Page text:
Brad Polumbo on cultivated irresponsibility:
During my final semester in college, I intentionally took a course focused on race, gender, and the history of oppression in the United States… The most jarring realisation: liberal academics define “oppression” so loosely that their victimhood narrative can never end… Each criterion is defined loosely enough to lend themselves to a kind of subjective self-victimisation. This is convincing a generation of young people that their life trajectories are beyond their control.
As noted here previously, woke piety is a kind of positional good, jealously defended and forever in peril. It’s a competitive gig and so the goal-posts have to move, generally by veering further into absurdity. And so we end up with agonised Guardian articles about being oppressed by free cake, and the menace posed by heteronormative pastries and spellcheck software, and about how men discussing barbecues is not only “oppressively penetrating,” but about as “oppressively penetrating” as a thing can be. And students with the moral wherewithal to resist this narrative may find themselves being denounced by their so-called educators.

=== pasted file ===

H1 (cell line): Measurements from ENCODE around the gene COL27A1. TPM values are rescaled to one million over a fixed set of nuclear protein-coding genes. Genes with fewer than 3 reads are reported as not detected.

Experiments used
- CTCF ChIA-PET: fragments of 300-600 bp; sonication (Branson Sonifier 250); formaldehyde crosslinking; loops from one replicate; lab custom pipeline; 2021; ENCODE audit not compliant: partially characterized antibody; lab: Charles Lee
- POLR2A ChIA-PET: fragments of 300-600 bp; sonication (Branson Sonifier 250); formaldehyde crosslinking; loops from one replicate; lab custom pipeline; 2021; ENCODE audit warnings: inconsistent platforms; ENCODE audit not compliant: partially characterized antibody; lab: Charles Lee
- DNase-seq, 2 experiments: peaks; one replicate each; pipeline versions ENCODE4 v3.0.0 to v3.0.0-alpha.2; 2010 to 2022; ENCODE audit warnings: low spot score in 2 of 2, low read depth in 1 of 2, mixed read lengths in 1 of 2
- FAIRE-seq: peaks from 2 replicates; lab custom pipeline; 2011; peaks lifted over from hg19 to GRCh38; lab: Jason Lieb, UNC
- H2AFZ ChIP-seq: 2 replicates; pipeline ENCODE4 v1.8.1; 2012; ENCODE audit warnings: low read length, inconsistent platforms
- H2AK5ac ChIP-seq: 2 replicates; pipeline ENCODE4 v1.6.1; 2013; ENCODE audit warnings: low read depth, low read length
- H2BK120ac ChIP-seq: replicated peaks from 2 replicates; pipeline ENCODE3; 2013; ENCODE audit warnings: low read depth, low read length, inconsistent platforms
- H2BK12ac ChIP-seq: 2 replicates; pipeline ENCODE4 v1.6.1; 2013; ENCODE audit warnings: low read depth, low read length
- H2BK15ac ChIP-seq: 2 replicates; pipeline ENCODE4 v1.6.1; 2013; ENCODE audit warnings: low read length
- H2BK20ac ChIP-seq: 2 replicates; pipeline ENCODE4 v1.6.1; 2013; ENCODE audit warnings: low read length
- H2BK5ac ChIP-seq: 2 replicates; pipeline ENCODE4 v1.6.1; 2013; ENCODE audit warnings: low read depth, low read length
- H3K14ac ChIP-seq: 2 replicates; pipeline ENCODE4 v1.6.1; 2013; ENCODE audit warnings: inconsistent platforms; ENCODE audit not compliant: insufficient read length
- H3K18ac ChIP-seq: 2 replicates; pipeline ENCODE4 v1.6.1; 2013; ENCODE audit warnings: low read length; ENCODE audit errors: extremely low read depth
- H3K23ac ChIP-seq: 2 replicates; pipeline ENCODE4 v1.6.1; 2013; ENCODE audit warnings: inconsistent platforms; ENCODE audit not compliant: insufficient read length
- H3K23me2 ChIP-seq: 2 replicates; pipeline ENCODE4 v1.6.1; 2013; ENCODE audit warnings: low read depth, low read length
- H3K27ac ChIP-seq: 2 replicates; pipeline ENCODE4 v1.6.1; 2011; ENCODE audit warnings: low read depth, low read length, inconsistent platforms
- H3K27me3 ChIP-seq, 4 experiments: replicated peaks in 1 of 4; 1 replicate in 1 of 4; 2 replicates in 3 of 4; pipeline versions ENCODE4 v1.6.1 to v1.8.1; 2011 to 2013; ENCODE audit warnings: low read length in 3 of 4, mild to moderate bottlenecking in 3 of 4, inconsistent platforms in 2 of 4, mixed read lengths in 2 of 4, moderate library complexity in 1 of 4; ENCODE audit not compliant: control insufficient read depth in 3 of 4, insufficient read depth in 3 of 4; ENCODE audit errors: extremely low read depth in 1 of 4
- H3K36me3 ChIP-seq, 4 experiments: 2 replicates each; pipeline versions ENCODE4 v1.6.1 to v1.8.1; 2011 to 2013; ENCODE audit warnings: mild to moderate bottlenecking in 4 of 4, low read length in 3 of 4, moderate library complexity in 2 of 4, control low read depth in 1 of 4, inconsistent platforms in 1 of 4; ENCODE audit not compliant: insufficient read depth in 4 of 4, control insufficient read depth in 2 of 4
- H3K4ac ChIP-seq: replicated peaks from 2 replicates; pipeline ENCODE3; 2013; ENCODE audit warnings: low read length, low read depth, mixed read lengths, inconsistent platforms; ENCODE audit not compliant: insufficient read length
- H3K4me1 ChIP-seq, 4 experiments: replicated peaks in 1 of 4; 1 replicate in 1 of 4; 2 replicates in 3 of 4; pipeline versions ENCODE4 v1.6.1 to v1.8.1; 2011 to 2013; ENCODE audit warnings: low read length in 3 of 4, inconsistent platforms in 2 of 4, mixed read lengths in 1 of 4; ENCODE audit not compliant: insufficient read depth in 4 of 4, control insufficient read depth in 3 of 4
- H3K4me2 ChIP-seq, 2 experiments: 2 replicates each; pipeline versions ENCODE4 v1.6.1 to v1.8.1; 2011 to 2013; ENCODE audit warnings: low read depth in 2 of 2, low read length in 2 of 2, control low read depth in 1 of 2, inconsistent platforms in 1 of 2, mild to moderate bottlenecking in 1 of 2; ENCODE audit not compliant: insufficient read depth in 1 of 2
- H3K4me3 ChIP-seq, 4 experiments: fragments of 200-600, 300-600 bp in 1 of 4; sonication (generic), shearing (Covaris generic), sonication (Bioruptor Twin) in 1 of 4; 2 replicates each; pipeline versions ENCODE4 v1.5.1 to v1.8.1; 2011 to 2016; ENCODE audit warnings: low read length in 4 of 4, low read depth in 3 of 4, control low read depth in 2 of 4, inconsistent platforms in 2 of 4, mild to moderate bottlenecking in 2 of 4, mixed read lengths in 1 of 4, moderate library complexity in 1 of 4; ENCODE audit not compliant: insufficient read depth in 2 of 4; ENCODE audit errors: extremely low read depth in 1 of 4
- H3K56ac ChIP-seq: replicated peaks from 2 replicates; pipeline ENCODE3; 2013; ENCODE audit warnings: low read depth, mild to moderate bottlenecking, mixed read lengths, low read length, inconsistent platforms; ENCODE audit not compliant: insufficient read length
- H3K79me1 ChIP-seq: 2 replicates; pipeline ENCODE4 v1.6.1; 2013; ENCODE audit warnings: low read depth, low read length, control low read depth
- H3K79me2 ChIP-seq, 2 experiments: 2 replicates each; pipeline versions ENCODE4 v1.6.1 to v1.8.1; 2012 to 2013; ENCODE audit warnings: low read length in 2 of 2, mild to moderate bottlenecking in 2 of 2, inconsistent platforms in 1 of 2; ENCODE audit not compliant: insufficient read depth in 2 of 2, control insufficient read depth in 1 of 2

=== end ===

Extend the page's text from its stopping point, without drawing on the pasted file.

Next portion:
Victor Davis Hanson on the social corrosive called “diversity”:
For history’s rare multiracial and multi-ethnic republics, an e pluribus unum cohesion is essential. Each particular tribe must owe greater allegiance to the commonwealth than to those who superficially look or worship alike. Yet over the last 20 years we have deprecated “unity” and championed “diversity.” Americans are being urged by popular culture, universities, schools and government to emphasise their innate differences rather than their common similarities… Some hyphenate or add accents or foreign pronunciations to their names. Others fabricate phony ethnic pedigrees in hopes of gaining an edge in job-seeking or admissions. The common theme is to be anything other than just normal Americans for whom race, gender and ethnicity are incidental rather than essential to their character.
Taken at face value, “diversity” is the belief that the less we have in common, and feel we have in common, the happier we will be.